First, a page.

While expecting my now two-and-a-half-year-old twins, I received a ton of advice from other moms of multiples. Just like every child is different, every set of twins has a nuanced relationship with one another and with the world. The fun part is seeing two people of identical ages mature and meet milestones in completely different ways. It’s a unique window into the variances in human development, the way the environment may be explored, and discovering that some personality traits seem to be innate and unchangeable.
My husband and I welcomed our two beautiful baby girls in January of 2015. We could easily tell them apart from the first moments of life. Baby A, Juliette, had big eyes and light, wild hair that stuck up in every direction, with little-to-no eyelashes. Baby B, Leila, had dark hair that curled softly around her head, and dark prominent eyebrows. Juliette screamed all night, and Leila could be swaddled and placed down to sleep.
With my first child, my singleton son, tummy time involved lots of attention from mom and dad. We encouraged him to roll, and demonstrated it on the floor for him. The twins required no such intervention, unless you count separating them when the hair pulling started at barely four weeks old.
The most common advice I received from other moms of multiples was to keep my twins on the same schedule. This proved difficult with Juliette being reluctant to sleep and Leila being a lazy eater. Eventually, I did keep them on the same schedule. They were always changed when the other was (whether they needed it or not!) and I tandem nursed them whether they were hungry or not. Trying solid foods was another adventure. Juliette sought the sensory experience of crushing her food and shoving it into her face as if that was her last meal. Leila developed a perfect pinscher grip early on, eating her food with a delicate purposefulness.
Carole Gervasi, a twin mom, marketing executive, and Staten Island native, was one of the first experienced twin moms I reached out to. Unlike me, Carole had the experience of having twins and later having a singleton. My son, Mason, arrived three and-a-half years ahead of my daughters. I was sure that because of his high-needs personality, that I might be a bit prepared, but I was daunted when Carole said that a singleton was so easy after twins that she could “change a diaper with one hand.” When my husband returned to work ten days after their birth, I looked at my girls and wondered aloud, “Can I change both of you with one hand each? Hmm.” I never had a chance to test my ability with one-handed diaper changes, but instead developed other multi-tasking talents. I frequently managed to change one of my daughters while the other was latched and nursing, without so much as a squirm – and never breaking the latch.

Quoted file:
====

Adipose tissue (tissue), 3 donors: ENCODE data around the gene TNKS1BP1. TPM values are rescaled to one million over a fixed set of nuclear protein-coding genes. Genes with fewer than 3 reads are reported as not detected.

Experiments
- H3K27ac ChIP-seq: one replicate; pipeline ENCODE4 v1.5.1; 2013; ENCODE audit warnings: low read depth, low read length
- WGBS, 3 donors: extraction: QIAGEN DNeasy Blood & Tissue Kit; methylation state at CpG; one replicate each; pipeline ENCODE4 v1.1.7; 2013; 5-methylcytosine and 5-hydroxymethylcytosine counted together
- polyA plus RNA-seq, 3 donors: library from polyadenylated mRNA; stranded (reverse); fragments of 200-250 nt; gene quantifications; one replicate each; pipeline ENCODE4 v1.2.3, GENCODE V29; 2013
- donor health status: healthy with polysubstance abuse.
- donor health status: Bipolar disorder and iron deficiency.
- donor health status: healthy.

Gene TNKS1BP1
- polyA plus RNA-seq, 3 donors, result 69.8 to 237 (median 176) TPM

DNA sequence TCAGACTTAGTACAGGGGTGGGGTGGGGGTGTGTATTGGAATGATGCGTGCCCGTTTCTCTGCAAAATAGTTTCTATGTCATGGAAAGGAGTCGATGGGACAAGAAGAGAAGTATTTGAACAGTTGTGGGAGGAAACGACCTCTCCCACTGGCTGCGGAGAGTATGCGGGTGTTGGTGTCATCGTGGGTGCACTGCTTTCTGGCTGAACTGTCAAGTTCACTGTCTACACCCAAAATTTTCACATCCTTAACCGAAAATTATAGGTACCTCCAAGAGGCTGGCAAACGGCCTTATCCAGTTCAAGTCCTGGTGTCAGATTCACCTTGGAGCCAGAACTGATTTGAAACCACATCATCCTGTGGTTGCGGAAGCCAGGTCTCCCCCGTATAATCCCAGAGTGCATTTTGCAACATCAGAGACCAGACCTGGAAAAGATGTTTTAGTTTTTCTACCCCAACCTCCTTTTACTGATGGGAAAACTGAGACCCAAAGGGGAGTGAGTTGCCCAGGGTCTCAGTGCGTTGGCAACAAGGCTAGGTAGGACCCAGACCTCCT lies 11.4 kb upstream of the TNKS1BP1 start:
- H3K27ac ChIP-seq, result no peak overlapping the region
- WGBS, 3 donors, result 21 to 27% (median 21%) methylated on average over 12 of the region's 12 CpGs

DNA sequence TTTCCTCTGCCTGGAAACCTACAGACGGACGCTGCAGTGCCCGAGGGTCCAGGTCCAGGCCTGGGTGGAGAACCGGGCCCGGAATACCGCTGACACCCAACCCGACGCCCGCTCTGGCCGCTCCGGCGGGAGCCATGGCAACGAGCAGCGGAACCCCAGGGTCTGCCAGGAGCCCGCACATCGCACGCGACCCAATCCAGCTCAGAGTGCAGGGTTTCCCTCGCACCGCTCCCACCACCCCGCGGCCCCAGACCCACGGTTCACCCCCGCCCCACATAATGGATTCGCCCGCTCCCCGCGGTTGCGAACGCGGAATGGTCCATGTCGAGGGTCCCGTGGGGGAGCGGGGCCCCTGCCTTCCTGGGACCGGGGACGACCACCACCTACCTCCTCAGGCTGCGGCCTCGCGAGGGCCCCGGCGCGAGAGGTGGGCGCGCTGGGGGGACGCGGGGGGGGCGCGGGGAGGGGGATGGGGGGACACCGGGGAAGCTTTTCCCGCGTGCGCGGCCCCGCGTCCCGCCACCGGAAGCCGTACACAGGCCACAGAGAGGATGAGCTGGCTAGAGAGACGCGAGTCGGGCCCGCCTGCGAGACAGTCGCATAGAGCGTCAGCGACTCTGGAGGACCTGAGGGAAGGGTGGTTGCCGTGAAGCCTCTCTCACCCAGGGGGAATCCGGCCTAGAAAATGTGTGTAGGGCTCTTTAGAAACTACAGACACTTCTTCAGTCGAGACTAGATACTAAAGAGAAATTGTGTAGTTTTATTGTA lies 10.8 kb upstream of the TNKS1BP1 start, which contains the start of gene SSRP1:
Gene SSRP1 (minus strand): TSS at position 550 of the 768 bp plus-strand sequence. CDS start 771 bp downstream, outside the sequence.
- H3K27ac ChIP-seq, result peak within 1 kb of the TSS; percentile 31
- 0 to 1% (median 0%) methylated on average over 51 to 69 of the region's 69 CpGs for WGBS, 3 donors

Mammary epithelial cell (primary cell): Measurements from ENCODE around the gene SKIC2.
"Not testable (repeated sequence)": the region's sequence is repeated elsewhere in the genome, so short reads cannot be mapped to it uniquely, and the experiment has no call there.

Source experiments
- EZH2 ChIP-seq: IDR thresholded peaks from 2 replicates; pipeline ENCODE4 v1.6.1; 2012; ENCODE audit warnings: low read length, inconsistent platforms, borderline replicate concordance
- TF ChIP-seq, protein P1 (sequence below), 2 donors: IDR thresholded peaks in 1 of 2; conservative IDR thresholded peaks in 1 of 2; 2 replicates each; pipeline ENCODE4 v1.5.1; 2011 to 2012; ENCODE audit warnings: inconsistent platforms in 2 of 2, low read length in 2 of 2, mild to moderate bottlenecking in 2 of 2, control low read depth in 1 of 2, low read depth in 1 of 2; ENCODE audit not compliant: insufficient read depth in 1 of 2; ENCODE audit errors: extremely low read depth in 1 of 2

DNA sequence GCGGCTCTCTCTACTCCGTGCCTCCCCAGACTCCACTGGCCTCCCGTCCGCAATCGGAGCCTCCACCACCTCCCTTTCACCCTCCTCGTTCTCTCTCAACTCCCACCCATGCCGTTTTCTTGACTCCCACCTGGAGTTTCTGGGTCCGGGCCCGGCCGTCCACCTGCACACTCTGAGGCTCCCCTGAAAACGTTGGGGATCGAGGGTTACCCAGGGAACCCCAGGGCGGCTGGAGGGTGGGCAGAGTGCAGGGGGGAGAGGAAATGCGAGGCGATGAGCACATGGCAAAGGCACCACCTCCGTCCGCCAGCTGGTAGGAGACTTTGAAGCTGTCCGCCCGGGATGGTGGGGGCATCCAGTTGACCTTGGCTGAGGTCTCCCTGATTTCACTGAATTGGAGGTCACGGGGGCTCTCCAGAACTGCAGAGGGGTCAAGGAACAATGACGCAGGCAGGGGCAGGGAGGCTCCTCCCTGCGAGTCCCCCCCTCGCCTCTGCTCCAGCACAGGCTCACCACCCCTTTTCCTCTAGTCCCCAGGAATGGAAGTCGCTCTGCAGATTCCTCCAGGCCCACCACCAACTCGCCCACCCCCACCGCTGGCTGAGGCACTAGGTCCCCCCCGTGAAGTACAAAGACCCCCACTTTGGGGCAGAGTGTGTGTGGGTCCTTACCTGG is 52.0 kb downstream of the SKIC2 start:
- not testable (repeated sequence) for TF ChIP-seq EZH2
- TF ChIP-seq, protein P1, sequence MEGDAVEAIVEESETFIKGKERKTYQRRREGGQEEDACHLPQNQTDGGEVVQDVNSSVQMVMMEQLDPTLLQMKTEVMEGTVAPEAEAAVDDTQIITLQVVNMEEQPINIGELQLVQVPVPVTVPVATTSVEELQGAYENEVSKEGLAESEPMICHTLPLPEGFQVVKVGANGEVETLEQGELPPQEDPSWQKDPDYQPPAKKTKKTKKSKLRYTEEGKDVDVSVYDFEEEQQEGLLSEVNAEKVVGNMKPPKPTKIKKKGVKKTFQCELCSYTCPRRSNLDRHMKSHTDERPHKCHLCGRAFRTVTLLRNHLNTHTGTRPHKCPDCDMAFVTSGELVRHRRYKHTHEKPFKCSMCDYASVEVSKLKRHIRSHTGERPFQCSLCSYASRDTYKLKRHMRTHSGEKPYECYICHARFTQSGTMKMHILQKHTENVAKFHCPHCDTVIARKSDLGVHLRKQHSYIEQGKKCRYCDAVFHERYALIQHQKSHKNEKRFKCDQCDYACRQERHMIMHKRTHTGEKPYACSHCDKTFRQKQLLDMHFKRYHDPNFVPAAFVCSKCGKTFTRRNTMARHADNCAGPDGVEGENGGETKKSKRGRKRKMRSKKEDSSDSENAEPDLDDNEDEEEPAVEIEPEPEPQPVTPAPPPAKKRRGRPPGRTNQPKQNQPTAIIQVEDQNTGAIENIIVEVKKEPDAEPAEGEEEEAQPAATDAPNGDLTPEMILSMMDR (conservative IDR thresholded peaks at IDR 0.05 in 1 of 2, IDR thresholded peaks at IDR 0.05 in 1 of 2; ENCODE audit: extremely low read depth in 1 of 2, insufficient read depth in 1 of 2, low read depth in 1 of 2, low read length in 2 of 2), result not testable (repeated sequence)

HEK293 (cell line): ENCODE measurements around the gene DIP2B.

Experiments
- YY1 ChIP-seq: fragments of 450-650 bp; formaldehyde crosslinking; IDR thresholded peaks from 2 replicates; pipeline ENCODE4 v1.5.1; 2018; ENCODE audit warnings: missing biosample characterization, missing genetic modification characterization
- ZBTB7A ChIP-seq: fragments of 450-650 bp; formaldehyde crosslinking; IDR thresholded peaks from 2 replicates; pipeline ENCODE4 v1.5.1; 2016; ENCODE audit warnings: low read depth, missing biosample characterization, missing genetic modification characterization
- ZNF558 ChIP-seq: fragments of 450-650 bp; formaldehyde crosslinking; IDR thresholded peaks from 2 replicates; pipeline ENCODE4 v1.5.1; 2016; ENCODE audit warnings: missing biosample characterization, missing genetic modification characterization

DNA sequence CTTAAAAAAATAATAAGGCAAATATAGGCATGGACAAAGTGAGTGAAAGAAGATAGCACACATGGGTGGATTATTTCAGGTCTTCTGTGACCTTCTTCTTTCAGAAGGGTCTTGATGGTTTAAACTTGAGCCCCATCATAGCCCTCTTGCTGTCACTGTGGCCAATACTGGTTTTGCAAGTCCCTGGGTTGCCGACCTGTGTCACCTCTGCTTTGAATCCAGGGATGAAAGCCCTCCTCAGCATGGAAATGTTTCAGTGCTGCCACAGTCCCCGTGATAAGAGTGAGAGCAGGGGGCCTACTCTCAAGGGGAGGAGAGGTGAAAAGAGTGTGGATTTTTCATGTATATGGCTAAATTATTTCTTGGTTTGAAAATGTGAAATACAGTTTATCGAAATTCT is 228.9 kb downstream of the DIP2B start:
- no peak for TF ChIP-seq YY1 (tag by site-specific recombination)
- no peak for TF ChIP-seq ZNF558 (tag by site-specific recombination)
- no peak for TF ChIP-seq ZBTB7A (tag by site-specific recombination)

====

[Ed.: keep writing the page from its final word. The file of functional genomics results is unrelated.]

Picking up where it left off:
It was official. The twins had changed me. I was a Supermom.
As toddlers, Juliette walked at exactly one year and Leila took her time, tentatively walking at nearly 16 months old. Each step for Leila was deliberate and careful, while Juliette breezed through each room (and through life) with an unmatched zeal and seemingly with no direction.
Weeks and months rolled by with new discoveries each day. Juliette’s vocabulary grew exponentially, and she spoke in full sentences before she was 18 months old. (And I am the mom who never believed anyone who said they had a child who spoke so early!) That is when we noticed that our delicate, careful, purposeful daughter, Leila, was making limited speech sounds.
Renee McGrath, a Staten Island elementary school art teacher, also noted that her two-and-a-half-year-old twins, Mallory and James, varied in their speech development. Like Juliette, “Mallory began speaking with multiple words and sentences earlier than James. Her letter recognition was also ahead of James’.”